Arndt, Carola A. R., and William M. Crist. "Medical Progress: Common Musculoskeletal Tumors of Childhood and Ado lescence." New England Journal of Medicine. 29 July 1999; 341 (5):342-352.
American Cancer Society. 1599 Clifton Road, N.E., Atlanta, GA 30329. (800)227-2345.
Cancer Research Institute. 681 Fifth Avenue, New York, NY 10022. (800)992-2623.
National Cancer Institute (National Institutes of Health). 9000Rockville Pike, Bethesda, MD 20892. (800)422-6237.
National Cancer Institute Clinical Cancer Trials <http://cancertrials.nci.nih.gov.>
The Pediatric Oncology Branch of the National Cancer Institute. (877) 624-4878 or (301)496-4256. <http://www.dcs.nci.nih.gov/pedonc/Index.html>.
Barbara Wexler, M.P.H.
—The surgical removal and microscopic examination of living tissue for diagnostic purposes.
—Treatment of cancer with synthetic drugs that destroy the tumor either by inhibiting the growth of cancerous cells or by killing them.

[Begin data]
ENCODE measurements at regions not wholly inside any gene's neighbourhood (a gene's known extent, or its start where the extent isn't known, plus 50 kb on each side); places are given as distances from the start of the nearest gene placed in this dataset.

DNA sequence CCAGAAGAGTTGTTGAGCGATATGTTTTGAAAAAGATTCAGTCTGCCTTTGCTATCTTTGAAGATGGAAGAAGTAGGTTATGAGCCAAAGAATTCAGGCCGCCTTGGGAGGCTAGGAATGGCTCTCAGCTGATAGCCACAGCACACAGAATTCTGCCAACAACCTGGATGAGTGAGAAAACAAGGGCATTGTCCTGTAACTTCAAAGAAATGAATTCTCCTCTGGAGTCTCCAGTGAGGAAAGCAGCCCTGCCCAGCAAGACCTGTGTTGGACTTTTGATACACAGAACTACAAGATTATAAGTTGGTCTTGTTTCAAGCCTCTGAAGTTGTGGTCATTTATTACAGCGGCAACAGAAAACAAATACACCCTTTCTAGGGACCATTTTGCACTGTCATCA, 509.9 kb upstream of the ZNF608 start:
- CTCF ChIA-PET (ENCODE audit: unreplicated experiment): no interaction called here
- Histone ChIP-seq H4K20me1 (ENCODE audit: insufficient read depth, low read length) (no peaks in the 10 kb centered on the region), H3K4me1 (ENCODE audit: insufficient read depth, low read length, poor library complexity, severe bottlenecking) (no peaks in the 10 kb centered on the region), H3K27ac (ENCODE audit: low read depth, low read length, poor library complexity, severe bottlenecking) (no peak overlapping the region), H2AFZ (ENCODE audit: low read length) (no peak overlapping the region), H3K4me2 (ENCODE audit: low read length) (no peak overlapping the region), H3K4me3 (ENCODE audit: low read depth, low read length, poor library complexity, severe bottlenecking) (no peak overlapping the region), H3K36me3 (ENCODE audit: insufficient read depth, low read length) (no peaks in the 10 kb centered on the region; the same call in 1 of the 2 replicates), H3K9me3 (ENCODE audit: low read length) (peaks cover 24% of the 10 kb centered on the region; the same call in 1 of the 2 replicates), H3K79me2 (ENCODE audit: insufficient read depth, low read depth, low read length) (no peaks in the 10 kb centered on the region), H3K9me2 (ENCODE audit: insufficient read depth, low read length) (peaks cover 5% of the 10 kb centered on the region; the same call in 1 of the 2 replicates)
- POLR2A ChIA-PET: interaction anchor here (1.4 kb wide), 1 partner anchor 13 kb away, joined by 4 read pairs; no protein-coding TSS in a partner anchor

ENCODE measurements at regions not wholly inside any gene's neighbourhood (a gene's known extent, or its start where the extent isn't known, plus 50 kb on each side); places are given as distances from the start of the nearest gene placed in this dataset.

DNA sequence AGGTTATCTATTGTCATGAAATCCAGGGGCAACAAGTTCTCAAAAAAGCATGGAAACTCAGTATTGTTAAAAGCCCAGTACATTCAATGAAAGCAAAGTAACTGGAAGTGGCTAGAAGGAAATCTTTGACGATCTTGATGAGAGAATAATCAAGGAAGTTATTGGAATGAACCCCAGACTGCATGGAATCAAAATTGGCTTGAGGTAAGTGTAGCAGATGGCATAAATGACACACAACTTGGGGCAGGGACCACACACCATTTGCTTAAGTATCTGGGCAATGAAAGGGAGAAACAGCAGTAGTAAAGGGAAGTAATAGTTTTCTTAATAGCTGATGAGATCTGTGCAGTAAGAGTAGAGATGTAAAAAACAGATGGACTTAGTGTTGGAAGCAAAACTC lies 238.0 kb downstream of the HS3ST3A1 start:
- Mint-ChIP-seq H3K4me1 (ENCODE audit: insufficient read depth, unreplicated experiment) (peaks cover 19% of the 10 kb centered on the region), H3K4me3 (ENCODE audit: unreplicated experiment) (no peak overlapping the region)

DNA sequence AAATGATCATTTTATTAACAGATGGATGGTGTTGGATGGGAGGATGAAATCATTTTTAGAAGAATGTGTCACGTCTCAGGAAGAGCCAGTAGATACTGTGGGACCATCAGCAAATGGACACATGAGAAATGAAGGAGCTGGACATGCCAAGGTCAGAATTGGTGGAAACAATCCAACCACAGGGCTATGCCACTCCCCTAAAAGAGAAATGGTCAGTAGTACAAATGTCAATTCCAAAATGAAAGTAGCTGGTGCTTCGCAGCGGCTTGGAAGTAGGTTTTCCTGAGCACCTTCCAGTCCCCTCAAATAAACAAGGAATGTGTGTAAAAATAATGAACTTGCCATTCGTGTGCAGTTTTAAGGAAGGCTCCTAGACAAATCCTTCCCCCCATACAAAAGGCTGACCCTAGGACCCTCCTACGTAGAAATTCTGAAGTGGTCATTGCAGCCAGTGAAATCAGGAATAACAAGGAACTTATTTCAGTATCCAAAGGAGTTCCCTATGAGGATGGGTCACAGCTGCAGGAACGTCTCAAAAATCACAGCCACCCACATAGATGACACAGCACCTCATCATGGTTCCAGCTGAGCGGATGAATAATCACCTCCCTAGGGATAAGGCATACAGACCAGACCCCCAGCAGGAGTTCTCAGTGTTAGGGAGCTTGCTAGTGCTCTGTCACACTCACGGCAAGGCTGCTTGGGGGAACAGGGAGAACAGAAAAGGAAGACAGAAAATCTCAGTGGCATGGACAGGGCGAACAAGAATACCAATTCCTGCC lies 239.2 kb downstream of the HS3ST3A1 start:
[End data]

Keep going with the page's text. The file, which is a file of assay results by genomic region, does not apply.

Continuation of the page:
—The spread of cancer cells from a primary site to distant parts of the body.
—A doctor who specializes in cancer medicine.
—A doctor who specializes in the diagnosis of disease by studying cells and tissues under a microscope.
—Treatment using high energy radiation from X-ray machines, cobalt, radium, or other sources.
—A term used to describe the size and extent of spread of cancer.
QUESTIONS TO ASK THE DOCTOR
- What stage is the rhabdomyosarcoma?
- What are the recommended treatments?
- What are the side effects of the recommended treatment?
- Is treatment expected to cure the disease or only to prolong life?
Table Of Contents
- Causes and symptoms
- Treatment team
- Clinical staging, treatments, and prognosis
- Coping with cancer treatment
- Clinical trials
- Special concerns
- Radiation therapy
- QUESTIONS TO ASK THE DOCTOR